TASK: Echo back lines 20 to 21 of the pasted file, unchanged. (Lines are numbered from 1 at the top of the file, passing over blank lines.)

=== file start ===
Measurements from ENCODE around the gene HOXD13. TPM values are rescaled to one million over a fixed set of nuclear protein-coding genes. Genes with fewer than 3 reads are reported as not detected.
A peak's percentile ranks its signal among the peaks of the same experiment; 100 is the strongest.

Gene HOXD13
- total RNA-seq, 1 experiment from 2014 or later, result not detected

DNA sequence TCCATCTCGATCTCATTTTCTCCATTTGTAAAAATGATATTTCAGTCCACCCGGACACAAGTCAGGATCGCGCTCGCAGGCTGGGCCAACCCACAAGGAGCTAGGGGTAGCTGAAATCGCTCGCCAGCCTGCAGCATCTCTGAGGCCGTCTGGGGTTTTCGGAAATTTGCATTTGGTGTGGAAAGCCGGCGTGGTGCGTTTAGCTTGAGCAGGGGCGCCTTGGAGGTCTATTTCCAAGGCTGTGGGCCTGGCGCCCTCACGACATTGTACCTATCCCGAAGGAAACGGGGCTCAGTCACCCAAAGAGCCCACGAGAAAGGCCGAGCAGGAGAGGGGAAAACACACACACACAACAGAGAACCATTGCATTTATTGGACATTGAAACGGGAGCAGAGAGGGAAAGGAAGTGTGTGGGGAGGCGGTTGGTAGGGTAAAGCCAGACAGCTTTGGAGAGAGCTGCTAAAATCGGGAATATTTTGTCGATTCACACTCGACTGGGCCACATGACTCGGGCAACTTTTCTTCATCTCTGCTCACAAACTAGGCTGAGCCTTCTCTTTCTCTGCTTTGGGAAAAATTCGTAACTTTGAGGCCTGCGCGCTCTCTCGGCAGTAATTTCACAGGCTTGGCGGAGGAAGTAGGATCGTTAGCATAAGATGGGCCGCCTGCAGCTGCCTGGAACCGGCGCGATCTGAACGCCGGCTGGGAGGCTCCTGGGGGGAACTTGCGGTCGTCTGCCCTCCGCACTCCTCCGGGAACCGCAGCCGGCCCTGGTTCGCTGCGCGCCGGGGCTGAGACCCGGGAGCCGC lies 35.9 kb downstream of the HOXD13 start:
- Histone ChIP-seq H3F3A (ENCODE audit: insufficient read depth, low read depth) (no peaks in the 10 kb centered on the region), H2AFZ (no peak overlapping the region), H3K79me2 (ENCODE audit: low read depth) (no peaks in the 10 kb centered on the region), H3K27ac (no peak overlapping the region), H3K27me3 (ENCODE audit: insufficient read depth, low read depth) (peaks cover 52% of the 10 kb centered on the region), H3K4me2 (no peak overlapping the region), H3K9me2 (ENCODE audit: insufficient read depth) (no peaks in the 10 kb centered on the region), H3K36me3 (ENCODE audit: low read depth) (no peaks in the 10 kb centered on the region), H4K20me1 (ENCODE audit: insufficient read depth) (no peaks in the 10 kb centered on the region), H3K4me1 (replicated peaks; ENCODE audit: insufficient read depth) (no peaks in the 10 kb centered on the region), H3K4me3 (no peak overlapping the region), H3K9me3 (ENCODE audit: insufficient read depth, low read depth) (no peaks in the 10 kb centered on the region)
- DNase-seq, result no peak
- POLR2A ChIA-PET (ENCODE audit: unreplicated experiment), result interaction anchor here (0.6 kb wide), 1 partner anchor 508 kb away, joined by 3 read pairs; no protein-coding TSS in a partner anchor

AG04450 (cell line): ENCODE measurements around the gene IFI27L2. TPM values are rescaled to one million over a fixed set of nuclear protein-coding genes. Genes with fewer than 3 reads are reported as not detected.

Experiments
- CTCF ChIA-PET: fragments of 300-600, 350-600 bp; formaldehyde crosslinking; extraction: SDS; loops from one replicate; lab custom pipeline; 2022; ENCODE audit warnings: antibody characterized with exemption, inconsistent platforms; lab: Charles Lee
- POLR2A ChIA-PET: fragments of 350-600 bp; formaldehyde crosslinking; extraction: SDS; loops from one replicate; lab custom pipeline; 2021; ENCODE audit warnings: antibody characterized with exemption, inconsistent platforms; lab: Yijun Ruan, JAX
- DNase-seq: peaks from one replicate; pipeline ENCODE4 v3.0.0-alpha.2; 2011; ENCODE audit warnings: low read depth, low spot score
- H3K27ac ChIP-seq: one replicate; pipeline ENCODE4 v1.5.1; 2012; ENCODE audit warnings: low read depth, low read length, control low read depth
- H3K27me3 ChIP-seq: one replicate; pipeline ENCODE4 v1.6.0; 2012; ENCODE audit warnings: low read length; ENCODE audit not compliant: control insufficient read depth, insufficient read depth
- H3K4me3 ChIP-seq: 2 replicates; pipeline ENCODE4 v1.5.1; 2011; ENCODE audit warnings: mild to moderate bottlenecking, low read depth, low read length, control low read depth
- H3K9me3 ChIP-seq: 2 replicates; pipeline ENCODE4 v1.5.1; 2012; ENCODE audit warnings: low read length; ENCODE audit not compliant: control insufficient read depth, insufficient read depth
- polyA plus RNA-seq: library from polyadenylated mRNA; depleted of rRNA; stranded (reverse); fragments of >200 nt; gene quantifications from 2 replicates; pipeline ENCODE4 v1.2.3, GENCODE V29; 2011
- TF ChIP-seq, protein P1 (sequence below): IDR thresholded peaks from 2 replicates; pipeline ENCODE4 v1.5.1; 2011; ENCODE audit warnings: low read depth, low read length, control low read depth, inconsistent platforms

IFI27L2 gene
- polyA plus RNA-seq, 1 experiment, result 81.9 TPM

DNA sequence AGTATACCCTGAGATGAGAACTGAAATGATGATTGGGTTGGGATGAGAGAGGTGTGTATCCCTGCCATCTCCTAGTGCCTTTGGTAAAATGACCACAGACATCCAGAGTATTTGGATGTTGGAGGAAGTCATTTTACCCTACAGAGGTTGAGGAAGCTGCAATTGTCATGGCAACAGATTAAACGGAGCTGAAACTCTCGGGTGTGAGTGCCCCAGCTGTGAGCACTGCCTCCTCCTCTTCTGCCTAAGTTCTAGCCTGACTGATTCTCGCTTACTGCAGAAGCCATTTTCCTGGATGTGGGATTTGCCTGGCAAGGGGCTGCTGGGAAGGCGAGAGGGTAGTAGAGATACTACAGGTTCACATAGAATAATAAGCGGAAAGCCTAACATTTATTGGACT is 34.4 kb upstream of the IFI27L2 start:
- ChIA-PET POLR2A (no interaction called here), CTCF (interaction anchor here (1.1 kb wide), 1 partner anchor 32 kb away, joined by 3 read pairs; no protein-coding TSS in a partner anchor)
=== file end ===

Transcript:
IFI27L2 gene
- polyA plus RNA-seq, 1 experiment, result 81.9 TPM